Glasgow's legendary mid-80s Splash One club – as recently documented in a Dazed film, The Outsiders – also impacted on the Central Belt's (counter-)cultural imagination, with Primal Scream, Jim Lambie, The Pastels and many more frequenting its dance-floor. “We hit Glasgow at a really good time, and we discovered a whole other bunch of like-minded misfits at Splash One,” Stewart nods. “A lot of people went there and exchanged ideas. And of course then everybody goes off and does their own thing.”
And so they did. “I think people maybe saw BMX Bandits as being indie-pop's Toy Dolls or something, this kind of novelty comedy band,”
Stewart says. “But then they started writing nice things, comparing us to people who weren't such common reference points for indie guitar pop at that time – Serge Gainsbourg, Brian Wilson. And I think they maybe started to see that our music was – it still is – a combination of humour and pathos. A lot of the time when I'm at my very, very saddest, and closest to walking off the edge of a cliff, I can still see humour in it. That doesn't mean it's not painful, but I can usually see the absurdity too. It's that tragicomic thing, like in Serious Drugs.”
Serious Drugs bagged them a glorious signature song, and a 1990s record deal with indie empire Creation, while BMX Bandits' anti-macho stance and guitar-pop re-animations of girl-groups, The Beatles, The Beach Boys and Chic won them fans in Nirvana and the US rock underground (there's an enduring kinship between bands like BMX Bandits, Teenage Fanclub and The Vaselines – whose Frances McKee also played in The Pretty Flowers – and the Seattle and Olympia DIY scenes).
Since then, they've issue myriad classic, off-kilter pop delights – 2006's My Chain; 2007's Bee Stings; 2012'S BMX Bandits In Space – and recent personnel include co-vocalist Chloe Philp (TeenCanteen) and The Pearlfishers' David Scott. “I always wanted to be in the BMX Bandits,”
Scott recalls. “There's a story I love about Duglas. He attended a guitar group as a kid and he was so bad on guitar that he was eventually demoted to tambourine. But he was so bad on tambourine he was eventually even taken off that,” he says with a laugh. “And yet Duglas is one of the best musicians I've met in my life. He's not shackled by theory, he's got a great imagination, and he's got a fantastic non-formal musical language.”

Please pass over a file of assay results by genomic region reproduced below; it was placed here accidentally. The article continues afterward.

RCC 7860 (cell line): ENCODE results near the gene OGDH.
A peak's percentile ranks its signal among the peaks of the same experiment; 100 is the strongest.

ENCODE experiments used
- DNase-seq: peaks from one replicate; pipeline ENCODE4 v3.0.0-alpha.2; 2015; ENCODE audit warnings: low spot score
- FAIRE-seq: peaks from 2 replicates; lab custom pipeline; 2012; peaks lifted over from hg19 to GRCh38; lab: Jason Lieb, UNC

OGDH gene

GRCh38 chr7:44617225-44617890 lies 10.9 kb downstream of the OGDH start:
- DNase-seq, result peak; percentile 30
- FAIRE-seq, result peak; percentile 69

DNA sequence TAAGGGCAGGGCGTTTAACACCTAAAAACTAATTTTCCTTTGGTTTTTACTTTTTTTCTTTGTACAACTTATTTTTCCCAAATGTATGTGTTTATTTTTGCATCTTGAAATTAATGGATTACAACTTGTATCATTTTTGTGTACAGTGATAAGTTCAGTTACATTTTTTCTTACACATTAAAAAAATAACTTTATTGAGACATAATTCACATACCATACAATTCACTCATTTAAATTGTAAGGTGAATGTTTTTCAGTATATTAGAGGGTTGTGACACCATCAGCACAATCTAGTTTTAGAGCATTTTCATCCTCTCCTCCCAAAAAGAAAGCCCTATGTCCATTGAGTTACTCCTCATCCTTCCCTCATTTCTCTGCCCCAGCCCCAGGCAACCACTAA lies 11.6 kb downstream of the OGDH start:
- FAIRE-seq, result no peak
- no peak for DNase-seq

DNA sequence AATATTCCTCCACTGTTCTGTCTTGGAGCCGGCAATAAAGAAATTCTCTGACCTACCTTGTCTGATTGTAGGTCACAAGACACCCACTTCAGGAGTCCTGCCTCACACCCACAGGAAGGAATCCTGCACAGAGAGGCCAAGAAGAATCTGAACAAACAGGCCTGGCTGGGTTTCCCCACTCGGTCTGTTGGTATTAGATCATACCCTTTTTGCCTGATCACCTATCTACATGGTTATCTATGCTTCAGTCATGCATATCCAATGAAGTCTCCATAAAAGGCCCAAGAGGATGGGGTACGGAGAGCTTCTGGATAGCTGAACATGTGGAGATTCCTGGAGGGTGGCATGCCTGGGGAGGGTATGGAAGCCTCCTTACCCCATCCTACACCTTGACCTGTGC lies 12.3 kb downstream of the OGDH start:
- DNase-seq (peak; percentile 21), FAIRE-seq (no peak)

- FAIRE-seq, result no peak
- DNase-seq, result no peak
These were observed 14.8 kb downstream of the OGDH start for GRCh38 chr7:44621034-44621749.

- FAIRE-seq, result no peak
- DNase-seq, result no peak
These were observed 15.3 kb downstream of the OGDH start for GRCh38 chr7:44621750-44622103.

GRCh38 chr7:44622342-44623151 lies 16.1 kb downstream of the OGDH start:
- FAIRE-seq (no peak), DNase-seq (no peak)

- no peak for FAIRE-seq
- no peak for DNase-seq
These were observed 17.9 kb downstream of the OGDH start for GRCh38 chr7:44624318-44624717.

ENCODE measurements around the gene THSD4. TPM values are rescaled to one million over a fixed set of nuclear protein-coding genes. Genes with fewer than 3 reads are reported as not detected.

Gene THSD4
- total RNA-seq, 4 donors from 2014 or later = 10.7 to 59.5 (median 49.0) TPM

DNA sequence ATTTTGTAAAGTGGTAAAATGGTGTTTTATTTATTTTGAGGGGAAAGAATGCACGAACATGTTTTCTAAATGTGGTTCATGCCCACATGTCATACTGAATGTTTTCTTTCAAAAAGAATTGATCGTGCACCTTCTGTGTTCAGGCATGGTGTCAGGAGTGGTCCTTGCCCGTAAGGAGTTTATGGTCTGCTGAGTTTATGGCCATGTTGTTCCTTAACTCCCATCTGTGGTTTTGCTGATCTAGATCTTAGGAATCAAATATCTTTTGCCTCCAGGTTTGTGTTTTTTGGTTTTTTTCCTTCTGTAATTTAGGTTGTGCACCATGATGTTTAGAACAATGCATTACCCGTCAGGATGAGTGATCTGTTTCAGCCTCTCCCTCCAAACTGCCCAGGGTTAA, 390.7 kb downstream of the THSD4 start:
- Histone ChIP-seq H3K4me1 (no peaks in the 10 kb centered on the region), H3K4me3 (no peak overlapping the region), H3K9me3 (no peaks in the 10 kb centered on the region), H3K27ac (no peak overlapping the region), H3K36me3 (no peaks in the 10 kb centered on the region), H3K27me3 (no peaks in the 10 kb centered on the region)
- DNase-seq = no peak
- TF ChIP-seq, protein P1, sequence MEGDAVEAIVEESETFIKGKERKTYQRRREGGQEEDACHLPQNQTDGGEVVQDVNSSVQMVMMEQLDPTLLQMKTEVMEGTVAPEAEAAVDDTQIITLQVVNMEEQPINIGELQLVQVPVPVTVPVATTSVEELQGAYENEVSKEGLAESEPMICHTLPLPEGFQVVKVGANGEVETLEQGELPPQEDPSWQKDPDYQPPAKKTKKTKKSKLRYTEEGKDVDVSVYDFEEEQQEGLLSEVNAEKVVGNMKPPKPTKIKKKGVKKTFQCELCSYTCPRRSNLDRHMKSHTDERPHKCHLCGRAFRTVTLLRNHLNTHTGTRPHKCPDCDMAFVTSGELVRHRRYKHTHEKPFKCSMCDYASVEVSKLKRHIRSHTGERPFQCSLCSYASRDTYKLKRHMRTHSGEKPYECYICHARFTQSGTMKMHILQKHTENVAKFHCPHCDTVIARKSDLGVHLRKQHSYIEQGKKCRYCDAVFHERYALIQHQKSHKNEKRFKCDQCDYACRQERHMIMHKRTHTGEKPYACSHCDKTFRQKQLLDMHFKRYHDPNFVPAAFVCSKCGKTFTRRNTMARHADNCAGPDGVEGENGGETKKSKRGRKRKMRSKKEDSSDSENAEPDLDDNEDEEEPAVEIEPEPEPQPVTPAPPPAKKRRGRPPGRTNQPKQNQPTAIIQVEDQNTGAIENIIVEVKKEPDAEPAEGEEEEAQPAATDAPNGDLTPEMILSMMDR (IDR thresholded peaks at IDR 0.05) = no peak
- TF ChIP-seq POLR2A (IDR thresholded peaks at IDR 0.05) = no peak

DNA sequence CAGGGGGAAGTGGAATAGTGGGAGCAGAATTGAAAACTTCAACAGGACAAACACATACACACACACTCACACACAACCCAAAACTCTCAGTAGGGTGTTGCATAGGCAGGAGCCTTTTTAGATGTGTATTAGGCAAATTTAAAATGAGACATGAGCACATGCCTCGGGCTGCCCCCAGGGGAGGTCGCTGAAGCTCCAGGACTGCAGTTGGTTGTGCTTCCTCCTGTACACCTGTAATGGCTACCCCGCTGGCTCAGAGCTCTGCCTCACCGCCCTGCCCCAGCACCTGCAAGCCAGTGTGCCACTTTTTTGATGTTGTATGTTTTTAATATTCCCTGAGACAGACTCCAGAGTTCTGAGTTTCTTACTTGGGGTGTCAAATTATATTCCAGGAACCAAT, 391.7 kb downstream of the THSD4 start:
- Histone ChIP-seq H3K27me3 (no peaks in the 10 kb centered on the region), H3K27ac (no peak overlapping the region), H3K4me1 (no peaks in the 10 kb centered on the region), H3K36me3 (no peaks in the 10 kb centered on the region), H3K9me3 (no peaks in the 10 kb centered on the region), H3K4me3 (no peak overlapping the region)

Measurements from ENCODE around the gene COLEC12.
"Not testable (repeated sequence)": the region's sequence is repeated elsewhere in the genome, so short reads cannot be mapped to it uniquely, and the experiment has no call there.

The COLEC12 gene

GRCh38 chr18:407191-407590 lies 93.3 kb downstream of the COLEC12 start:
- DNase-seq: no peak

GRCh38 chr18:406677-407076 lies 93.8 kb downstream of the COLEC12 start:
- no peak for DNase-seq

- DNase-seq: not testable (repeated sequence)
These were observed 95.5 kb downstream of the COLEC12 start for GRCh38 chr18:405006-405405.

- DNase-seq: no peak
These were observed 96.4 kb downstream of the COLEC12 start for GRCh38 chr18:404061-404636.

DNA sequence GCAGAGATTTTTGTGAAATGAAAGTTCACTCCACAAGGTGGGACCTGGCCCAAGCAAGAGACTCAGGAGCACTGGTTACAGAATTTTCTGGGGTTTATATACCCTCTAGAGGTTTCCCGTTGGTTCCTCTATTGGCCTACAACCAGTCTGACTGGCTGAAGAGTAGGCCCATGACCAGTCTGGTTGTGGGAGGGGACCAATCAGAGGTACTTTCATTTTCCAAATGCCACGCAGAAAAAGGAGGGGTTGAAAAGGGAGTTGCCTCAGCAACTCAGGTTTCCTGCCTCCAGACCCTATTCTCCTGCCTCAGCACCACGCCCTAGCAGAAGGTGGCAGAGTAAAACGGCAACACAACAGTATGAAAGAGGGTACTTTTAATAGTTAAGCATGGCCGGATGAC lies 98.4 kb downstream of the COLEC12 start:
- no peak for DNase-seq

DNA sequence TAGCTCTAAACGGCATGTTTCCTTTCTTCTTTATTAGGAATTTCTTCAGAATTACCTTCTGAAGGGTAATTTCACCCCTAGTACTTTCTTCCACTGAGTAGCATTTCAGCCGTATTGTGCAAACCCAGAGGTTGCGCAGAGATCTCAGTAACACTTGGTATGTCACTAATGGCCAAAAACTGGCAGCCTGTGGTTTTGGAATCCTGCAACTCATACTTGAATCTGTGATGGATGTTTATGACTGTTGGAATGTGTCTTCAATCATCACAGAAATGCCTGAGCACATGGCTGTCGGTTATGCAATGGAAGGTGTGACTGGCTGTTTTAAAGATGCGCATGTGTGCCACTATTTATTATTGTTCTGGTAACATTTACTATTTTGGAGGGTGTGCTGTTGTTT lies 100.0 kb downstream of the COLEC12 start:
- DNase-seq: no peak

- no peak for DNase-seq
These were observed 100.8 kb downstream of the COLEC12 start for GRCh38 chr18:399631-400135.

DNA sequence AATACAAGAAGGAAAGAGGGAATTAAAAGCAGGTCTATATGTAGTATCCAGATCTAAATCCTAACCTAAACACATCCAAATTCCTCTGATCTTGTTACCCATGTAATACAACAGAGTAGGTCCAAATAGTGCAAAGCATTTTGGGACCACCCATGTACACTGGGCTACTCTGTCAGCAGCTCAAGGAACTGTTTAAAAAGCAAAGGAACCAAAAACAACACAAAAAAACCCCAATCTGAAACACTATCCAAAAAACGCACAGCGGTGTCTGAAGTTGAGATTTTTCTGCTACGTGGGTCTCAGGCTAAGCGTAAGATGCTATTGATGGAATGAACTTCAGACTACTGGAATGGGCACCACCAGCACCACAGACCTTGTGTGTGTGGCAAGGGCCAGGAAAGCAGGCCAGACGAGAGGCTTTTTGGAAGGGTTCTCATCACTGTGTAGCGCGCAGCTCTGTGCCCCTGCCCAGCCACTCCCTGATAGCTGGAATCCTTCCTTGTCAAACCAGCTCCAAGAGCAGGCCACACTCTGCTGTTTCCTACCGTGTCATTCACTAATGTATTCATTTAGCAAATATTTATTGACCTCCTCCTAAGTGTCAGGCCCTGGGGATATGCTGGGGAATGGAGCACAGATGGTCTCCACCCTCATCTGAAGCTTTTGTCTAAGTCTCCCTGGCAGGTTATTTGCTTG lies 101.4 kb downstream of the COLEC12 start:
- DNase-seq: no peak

Stewart elaborates. “We'll be in the recording studio and I'll say to the band – 'This is the bit where she's walking to the wishing well, with her bucket and all of her animal friends are following her!' – because certain films have their wishing well moment, from Grease to Snow White. And I can say that to David Scott or Stuart Kidd or Jim McCulloch or Francis Macdonald and they'll say, 'Okay – got you!' And they'll make it work. Being surrounded by people like that is part of my identity, that's part of being a BMX Bandit. There have been so many members, but that doesn't mean they've ever been interchangeable.”
Norman Blake officially left BMX Bandits in 1991, but he's been a recurring presence since. “You never really leave the band completely,” offers Blake. “It's always a fun experience, Duglas isn’t afraid to take risks, and that’s always been quite inspiring to me.
His life has been told chronologically through his songs, and he’s very open and frank about his personal life. Not many songwriters are like that.”
Stewart, despite his effervescent, infectious charms, sometimes takes convincing. “In the last little while, I've found it harder to know who I am,” Stewart admits. “I've struggled a bit with that. I know this sounds ridiculous, but I think I'm becoming more and more like Bagpuss. If I wake up and do BMX Bandits, and I'm in that world with those people, then I know who I am. But a lot of the other time, I feel completely lost. It's a strange thing, to get to my age, and to not really know what's going on.”
Perhaps that is just the condition of getting older, though: of realising we know very little, and fear more than ever, where we once felt invincible and knew it all. And Stewart is a man, for all that, who never aspired to be anyone else. “I just always wanted to be the best Duglas that I could be,” smiles the technicolour North Lanarkshire bard, whose life is devoted to sound-tracking the most important, the most beautiful, the most magical things in our grey Scottish days and nights. Wake up, be bright, be golden and light. And oh, hear what he sings.
*BMX Bandits play a special 30th Anniversary show at Glasgow CCA on May 14th.